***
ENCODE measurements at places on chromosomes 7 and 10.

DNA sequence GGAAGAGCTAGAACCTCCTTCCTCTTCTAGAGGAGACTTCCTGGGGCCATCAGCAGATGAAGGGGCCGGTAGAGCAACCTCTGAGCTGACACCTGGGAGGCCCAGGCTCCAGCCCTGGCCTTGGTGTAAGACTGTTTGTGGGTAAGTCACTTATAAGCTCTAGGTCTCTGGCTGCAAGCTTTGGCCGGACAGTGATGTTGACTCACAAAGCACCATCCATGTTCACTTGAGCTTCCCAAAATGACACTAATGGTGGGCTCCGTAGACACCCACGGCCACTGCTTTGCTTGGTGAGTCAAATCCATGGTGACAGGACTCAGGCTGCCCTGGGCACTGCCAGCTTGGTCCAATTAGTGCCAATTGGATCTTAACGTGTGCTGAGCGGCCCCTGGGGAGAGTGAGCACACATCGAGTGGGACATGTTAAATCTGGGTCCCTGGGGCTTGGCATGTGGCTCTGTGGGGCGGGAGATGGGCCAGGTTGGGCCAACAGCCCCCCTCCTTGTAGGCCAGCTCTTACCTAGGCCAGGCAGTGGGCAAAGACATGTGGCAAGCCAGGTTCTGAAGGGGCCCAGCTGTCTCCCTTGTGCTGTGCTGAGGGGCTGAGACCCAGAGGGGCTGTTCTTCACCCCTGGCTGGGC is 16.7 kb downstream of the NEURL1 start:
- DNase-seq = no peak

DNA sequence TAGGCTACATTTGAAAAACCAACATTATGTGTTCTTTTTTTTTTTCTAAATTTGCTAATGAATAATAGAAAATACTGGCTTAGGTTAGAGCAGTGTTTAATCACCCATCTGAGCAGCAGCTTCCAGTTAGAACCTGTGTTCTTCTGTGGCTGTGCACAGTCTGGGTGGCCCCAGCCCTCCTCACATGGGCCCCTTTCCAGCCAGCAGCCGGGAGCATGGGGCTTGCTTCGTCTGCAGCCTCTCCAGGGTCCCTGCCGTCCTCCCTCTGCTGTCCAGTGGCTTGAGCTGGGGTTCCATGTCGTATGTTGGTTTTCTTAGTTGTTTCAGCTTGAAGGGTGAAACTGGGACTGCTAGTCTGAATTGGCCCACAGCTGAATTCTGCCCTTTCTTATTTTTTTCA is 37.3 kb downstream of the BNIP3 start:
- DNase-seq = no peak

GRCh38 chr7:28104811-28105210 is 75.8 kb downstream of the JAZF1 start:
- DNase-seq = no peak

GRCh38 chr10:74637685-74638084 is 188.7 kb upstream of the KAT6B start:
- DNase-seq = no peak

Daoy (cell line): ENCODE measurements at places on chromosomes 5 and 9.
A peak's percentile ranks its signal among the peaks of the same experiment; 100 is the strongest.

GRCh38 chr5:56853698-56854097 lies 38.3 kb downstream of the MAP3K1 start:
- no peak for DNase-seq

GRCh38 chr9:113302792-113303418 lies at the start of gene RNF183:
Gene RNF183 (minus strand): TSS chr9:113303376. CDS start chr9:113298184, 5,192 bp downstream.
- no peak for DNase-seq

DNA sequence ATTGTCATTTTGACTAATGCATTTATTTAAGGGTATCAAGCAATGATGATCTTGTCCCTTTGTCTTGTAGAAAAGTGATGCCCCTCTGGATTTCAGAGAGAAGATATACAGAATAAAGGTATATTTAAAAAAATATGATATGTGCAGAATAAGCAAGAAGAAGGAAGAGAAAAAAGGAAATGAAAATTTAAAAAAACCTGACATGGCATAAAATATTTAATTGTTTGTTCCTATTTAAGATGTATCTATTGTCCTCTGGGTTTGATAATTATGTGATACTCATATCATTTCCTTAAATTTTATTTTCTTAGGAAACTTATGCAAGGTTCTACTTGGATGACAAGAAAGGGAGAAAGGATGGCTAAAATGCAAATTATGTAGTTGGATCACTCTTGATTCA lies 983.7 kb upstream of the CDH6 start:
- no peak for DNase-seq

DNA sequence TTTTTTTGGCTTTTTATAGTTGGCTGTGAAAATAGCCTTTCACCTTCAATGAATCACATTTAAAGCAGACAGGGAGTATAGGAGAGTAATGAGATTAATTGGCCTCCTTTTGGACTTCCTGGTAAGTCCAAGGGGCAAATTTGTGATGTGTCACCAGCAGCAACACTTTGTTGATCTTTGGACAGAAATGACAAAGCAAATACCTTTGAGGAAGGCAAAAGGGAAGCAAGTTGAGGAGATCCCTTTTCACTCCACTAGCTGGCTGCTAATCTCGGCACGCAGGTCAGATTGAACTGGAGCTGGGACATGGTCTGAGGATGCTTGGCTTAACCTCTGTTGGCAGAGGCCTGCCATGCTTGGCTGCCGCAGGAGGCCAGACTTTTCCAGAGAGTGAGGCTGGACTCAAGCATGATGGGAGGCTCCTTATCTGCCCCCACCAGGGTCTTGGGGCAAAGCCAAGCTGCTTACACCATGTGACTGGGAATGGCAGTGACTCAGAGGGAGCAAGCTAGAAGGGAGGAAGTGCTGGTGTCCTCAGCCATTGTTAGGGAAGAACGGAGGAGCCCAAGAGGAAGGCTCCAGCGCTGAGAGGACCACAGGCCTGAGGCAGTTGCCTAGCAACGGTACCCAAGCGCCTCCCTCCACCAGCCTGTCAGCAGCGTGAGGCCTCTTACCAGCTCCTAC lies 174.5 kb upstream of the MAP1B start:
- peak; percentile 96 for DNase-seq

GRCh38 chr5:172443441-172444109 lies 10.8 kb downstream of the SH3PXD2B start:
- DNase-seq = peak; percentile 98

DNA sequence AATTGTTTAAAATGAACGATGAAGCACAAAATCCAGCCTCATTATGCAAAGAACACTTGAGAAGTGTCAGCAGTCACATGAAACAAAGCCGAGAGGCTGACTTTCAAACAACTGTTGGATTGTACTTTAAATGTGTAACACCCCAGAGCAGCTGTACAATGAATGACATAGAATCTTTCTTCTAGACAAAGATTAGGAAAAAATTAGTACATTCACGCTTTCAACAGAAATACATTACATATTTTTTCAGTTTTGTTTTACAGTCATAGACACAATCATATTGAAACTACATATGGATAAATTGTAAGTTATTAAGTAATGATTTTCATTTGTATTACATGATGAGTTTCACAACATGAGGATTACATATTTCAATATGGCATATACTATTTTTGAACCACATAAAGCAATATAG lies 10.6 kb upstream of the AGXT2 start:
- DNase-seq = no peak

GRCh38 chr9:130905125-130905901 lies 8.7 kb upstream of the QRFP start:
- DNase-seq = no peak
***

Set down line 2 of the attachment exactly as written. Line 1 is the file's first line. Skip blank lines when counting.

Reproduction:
DNA sequence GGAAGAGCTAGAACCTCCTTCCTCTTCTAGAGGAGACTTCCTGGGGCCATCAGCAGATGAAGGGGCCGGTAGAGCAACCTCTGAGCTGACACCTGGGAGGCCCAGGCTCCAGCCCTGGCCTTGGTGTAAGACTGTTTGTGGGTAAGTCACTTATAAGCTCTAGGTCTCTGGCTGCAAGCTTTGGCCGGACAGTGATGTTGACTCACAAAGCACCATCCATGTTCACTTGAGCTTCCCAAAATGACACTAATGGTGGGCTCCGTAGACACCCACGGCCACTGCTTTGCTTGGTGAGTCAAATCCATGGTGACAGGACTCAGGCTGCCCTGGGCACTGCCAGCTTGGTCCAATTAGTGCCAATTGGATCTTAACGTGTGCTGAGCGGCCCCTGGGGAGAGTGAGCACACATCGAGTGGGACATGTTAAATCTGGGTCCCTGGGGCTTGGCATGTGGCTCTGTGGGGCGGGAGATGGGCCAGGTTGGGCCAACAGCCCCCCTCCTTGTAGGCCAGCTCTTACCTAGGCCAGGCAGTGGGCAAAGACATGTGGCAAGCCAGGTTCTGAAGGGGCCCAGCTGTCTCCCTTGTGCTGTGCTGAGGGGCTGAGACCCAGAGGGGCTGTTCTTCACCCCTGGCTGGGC is 16.7 kb downstream of the NEURL1 start: